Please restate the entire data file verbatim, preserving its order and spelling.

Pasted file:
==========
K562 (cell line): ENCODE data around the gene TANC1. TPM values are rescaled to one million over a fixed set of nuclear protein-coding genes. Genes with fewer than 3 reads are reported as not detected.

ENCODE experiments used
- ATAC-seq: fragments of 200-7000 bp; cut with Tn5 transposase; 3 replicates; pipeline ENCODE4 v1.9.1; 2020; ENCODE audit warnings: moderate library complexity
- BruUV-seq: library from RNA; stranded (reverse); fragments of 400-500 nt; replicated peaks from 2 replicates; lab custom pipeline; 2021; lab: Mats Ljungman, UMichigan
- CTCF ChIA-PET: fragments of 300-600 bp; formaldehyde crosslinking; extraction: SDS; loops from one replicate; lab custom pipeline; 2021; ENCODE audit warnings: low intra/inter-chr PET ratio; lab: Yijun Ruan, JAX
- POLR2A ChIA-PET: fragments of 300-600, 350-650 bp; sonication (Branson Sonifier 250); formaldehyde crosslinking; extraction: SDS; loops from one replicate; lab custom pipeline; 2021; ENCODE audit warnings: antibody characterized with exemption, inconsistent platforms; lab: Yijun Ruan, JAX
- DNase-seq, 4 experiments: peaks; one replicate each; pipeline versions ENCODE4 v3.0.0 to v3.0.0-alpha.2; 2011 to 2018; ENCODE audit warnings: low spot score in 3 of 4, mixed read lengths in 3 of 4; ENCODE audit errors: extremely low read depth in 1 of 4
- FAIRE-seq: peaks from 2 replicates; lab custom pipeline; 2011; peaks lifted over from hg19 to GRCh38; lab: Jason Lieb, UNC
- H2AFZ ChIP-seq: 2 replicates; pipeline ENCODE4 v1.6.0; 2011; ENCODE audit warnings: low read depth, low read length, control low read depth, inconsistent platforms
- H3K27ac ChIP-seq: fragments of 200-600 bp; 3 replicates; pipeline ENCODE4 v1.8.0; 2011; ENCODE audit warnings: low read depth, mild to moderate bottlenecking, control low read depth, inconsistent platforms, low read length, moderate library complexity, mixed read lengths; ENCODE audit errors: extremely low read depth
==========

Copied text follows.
K562 (cell line): ENCODE data around the gene TANC1. TPM values are rescaled to one million over a fixed set of nuclear protein-coding genes. Genes with fewer than 3 reads are reported as not detected.

ENCODE experiments used
- ATAC-seq: fragments of 200-7000 bp; cut with Tn5 transposase; 3 replicates; pipeline ENCODE4 v1.9.1; 2020; ENCODE audit warnings: moderate library complexity
- BruUV-seq: library from RNA; stranded (reverse); fragments of 400-500 nt; replicated peaks from 2 replicates; lab custom pipeline; 2021; lab: Mats Ljungman, UMichigan
- CTCF ChIA-PET: fragments of 300-600 bp; formaldehyde crosslinking; extraction: SDS; loops from one replicate; lab custom pipeline; 2021; ENCODE audit warnings: low intra/inter-chr PET ratio; lab: Yijun Ruan, JAX
- POLR2A ChIA-PET: fragments of 300-600, 350-650 bp; sonication (Branson Sonifier 250); formaldehyde crosslinking; extraction: SDS; loops from one replicate; lab custom pipeline; 2021; ENCODE audit warnings: antibody characterized with exemption, inconsistent platforms; lab: Yijun Ruan, JAX
- DNase-seq, 4 experiments: peaks; one replicate each; pipeline versions ENCODE4 v3.0.0 to v3.0.0-alpha.2; 2011 to 2018; ENCODE audit warnings: low spot score in 3 of 4, mixed read lengths in 3 of 4; ENCODE audit errors: extremely low read depth in 1 of 4
- FAIRE-seq: peaks from 2 replicates; lab custom pipeline; 2011; peaks lifted over from hg19 to GRCh38; lab: Jason Lieb, UNC
- H2AFZ ChIP-seq: 2 replicates; pipeline ENCODE4 v1.6.0; 2011; ENCODE audit warnings: low read depth, low read length, control low read depth, inconsistent platforms
- H3K27ac ChIP-seq: fragments of 200-600 bp; 3 replicates; pipeline ENCODE4 v1.8.0; 2011; ENCODE audit warnings: low read depth, mild to moderate bottlenecking, control low read depth, inconsistent platforms, low read length, moderate library complexity, mixed read lengths; ENCODE audit errors: extremely low read depth